Sunday, September 23, 2018

Book-A-Day 2018 #266: Nell Gwynne's On Land and At Sea by Kage Baker and Kathleen Bartholomew

Kage Baker had a very busy and varied career for about fifteen years -- not nearly long enough, but it's what we got. She wrote one sequence of eight SF novels about the time-traveling cyborgs of The Company, and a whole lot of other SF of various lengths that was explicitly or implicitly part of that series, or, at the further extreme, at least set in the same world.

One of the odder pendants of the Company series were the novellas about Nell Gwynne's. You see, the Company was a near-future enterprise that created immortal cyborgs, starting in the distant past, to take valuable things that would otherwise be destroyed and preserve them to be sold later. And a collection of related organizations eventually formed around those cyborgs, as they moved forward through historical time, some of which I think eventually turned into or merged with the Company, in a very Ourborous-like way. One of the precursors to the Company proper was the British Victorian-era Gentlemen's Speculative Society, the usual steampunky organization of spies and operatives.

That Society had its own private brothel, called Nell Gwynne's, deep underneath an already-exclusive restaurant in Whitehall. The employees of Nell Gwynne's are the heroines of three Baker novellas published as books: The Women of Nell  Gwynne's, Nell Gwynne's Scarlet Spy, and the book I'm about to tell you about.

That third novella is Nell Gwynne's On Land and At Sea, and it was left unfinished at Baker's death in 2010. Her sister Kathleen Bartholomew completed it -- I have no idea how much work Bartholomew did, and can't compare this to the previous books, so I'll leave that point there -- and it was published in 2012. I got a copy of it somehow, probably because I was supposed to review it somewhere, but I only managed to read it this year.

And it's, somewhat appropriately, one of the more languid of Baker's works. Some of her novels, particularly Sky Coyote, meander almost aimlessly through events until they're done. She's usually zippier in her shorter works -- some of her strongest, most exciting writing is in her novellas -- and that comes through in some of the novels as well, like The Sons of Heaven. But On Land is not in any hurry to get anywhere.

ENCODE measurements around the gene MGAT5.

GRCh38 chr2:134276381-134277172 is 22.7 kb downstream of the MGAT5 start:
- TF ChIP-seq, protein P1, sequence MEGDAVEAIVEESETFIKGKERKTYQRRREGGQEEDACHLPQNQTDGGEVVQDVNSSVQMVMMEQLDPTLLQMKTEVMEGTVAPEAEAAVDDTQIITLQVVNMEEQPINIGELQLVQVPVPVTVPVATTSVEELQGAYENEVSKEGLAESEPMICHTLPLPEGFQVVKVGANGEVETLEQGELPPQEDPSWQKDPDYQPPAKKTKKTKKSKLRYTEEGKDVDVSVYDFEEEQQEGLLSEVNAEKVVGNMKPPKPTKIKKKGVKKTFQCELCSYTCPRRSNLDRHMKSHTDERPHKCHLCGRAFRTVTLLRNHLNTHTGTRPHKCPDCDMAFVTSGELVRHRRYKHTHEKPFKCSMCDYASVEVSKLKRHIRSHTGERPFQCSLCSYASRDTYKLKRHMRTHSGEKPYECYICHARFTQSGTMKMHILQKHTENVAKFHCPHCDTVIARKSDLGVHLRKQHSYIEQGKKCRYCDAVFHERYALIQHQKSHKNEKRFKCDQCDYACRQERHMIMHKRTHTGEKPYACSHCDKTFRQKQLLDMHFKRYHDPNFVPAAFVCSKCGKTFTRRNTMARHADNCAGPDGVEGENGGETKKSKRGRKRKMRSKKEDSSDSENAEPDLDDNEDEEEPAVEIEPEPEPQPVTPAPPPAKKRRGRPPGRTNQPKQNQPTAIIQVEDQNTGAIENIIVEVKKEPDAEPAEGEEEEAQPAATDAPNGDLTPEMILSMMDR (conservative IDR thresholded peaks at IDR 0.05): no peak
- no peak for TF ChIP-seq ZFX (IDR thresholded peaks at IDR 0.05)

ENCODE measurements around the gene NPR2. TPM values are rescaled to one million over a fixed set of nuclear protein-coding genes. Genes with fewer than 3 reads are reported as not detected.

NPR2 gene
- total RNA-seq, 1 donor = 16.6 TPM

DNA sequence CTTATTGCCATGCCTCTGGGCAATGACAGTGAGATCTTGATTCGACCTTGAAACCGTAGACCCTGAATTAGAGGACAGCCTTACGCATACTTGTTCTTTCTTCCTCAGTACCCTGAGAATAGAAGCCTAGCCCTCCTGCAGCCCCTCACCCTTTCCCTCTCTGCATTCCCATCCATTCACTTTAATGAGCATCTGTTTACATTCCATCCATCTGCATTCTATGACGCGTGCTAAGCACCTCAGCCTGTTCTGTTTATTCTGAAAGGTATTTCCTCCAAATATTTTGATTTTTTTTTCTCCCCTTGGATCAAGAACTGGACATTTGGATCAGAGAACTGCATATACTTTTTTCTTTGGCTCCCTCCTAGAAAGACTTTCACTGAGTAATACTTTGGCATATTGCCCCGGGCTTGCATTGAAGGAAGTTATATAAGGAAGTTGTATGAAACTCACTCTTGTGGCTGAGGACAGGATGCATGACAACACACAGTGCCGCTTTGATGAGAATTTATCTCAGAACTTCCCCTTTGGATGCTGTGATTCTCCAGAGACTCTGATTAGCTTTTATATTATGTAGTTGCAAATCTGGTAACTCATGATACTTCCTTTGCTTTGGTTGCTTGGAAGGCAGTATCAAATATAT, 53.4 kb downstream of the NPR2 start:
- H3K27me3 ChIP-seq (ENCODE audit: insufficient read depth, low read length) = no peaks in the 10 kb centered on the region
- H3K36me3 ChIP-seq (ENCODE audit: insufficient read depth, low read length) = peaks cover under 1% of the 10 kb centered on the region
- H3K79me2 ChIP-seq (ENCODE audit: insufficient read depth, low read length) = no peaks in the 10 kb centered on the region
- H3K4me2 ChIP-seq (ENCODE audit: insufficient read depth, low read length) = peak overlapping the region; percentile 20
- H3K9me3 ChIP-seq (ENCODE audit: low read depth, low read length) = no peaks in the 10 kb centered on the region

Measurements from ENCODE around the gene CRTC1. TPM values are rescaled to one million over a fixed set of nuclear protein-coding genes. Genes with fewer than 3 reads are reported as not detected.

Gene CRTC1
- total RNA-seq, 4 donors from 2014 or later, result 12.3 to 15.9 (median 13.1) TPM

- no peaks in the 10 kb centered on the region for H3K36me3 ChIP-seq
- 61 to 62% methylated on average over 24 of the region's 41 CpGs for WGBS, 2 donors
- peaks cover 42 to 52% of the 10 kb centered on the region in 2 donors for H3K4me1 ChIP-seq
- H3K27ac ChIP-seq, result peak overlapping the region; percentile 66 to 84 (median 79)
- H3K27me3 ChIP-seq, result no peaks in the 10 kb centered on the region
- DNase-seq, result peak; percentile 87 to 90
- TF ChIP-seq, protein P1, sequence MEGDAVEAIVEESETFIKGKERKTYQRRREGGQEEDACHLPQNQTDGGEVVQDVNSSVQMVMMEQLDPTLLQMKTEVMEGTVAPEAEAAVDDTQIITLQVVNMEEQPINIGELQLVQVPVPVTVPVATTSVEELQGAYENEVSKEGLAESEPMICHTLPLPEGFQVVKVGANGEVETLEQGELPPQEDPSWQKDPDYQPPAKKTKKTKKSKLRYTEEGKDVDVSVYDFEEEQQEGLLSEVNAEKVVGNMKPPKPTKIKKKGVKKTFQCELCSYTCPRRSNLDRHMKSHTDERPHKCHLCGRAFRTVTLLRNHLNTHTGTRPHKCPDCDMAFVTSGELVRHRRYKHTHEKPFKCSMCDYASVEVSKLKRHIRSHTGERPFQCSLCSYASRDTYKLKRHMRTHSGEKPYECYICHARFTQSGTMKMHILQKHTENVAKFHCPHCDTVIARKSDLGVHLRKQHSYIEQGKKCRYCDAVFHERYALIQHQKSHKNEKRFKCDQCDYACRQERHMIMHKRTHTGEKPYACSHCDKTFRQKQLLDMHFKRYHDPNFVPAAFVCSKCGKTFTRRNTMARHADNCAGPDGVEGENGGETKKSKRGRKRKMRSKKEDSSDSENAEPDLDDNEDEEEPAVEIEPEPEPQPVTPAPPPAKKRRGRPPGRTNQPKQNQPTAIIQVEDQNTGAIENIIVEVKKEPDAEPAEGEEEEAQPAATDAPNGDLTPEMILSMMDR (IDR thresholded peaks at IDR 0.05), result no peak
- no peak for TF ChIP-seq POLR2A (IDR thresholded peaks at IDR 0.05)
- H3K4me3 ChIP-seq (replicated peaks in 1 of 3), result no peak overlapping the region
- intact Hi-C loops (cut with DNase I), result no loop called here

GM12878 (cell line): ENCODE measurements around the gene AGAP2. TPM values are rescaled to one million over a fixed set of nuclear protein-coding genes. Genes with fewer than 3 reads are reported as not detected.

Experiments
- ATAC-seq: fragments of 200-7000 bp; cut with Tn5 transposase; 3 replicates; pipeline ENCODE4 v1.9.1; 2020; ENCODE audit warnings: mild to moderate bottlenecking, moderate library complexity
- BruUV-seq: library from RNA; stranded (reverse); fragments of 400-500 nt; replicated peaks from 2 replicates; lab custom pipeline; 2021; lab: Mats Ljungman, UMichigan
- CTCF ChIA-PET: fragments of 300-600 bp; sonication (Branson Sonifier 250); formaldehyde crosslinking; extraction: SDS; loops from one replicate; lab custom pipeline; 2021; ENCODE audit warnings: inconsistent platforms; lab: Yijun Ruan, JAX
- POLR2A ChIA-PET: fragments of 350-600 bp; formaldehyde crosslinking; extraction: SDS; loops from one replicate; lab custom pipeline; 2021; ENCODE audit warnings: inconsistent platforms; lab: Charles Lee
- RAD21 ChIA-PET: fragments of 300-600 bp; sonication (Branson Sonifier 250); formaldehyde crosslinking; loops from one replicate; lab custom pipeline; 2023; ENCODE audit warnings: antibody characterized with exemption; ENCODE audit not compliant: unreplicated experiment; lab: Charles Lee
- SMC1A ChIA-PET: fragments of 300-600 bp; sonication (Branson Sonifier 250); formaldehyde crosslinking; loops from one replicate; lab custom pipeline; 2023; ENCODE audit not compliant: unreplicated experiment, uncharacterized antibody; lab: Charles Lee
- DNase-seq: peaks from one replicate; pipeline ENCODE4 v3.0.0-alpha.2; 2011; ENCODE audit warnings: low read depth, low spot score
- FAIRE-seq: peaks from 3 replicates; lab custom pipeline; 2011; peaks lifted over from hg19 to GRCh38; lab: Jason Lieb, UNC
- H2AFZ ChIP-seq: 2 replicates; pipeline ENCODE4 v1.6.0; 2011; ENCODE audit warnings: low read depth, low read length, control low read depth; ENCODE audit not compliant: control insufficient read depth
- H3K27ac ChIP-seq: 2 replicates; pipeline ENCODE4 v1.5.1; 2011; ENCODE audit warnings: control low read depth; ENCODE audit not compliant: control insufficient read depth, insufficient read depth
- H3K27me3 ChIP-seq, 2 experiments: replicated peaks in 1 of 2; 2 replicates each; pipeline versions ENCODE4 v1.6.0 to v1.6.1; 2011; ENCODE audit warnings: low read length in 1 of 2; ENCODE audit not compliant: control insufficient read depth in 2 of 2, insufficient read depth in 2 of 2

That's entirely appropriate, since it's the story of a summer vacation.

The young ladies of Nell Gwynne's have the month of July 1848 off, and they head down to the sea-shore of Torquay (interchangeably also called Torbay throughout, for no obvious reason) for several weeks of rest and relaxation on the sands. The ladies themselves are vaguely fungible -- one is fond of digging for fossils, another poses as a boy, three more are sisters -- and don't have terribly distinct personalities. Their madam, Mrs. Corvey, is somewhat more particular, though part of that is because she has fancy telescoping lenses in place of her eyes (hidden behind dark glasses all of the time, as she poses as a blind widow).

The subtitle of On Land is "Who We Did on Our Summer Holidays," but I regret to note that the ladies' erotic expertise is not required or described during this adventure. One of them does need to use her charms to learn more about a strange American, but she's posing as an innocent lady of good family and so mostly just lies there.

No, instead the ladies of Nell Gwynne's have to save England from the awfully mad-science plots of that strange American, who it turns out has a steam-powered submersible and a towering urge to use it to destroy a French warship. Doing so would lead to war, obviously -- well, obviously to all of the character in the book -- and so he must be stopped.

He is, eventually, after 174 pages of not all that much action (erotic or violent), and the ladies can then settle back down to enjoy the rest of their holidays in peace. Along the way, Baker and Bartholomew nudge the reader in the ribs several times about how 1848 this year 1848 is, with overly-obvious references to Brunel, various revolutions going on, and more than one case of "you might not believe this was already A Thing in 1848, but my research shows it jolly well was."

No book finished after a writer's death by other hands is going to be one of her best. On Land is minor Baker, and would have been minor Baker even is she'd lived to complete it. It's there to be enjoyed by fans of the Company series who want just a little more of that world, even if it's a very distant, odd part of that world. And it entirely succeeds on that level, even if it doesn't always read quite like Baker, but like someone doing a quite good Kage Baker impression.

No comments:

Post a Comment